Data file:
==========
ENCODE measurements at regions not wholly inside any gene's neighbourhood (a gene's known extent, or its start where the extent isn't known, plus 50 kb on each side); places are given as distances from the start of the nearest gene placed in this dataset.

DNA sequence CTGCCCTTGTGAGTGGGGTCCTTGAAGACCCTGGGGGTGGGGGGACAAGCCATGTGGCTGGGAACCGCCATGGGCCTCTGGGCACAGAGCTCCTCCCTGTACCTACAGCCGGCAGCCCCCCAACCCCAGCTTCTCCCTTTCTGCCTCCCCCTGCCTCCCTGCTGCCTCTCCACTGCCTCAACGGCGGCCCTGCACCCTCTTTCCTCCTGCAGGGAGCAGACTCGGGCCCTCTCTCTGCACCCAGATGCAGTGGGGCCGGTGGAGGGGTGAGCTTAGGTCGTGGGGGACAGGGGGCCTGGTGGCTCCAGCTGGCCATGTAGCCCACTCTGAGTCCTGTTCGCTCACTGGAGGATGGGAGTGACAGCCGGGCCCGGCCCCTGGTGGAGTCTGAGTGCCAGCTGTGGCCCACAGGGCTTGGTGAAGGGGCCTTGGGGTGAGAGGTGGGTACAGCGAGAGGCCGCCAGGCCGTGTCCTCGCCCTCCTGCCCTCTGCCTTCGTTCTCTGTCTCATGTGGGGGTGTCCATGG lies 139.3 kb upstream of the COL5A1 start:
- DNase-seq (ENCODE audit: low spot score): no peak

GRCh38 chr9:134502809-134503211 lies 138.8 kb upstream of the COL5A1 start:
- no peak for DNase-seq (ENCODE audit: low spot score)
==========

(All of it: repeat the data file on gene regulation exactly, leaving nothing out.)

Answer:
ENCODE measurements at regions not wholly inside any gene's neighbourhood (a gene's known extent, or its start where the extent isn't known, plus 50 kb on each side); places are given as distances from the start of the nearest gene placed in this dataset.

DNA sequence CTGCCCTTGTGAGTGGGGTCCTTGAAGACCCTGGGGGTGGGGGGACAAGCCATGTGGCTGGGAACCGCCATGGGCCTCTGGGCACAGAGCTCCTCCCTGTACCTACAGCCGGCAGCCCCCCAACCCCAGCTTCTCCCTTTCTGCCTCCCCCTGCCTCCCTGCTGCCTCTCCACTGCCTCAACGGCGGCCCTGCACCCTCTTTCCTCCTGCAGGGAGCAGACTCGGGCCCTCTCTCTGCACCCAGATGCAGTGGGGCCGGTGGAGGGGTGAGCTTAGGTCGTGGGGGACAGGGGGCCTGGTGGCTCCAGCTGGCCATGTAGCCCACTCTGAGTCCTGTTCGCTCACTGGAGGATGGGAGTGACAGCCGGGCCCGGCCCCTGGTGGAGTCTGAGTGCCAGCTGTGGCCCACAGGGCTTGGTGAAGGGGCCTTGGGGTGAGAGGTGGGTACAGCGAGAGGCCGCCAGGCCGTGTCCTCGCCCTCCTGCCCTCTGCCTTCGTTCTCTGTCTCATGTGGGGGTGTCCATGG lies 139.3 kb upstream of the COL5A1 start:
- DNase-seq (ENCODE audit: low spot score): no peak

GRCh38 chr9:134502809-134503211 lies 138.8 kb upstream of the COL5A1 start:
- no peak for DNase-seq (ENCODE audit: low spot score)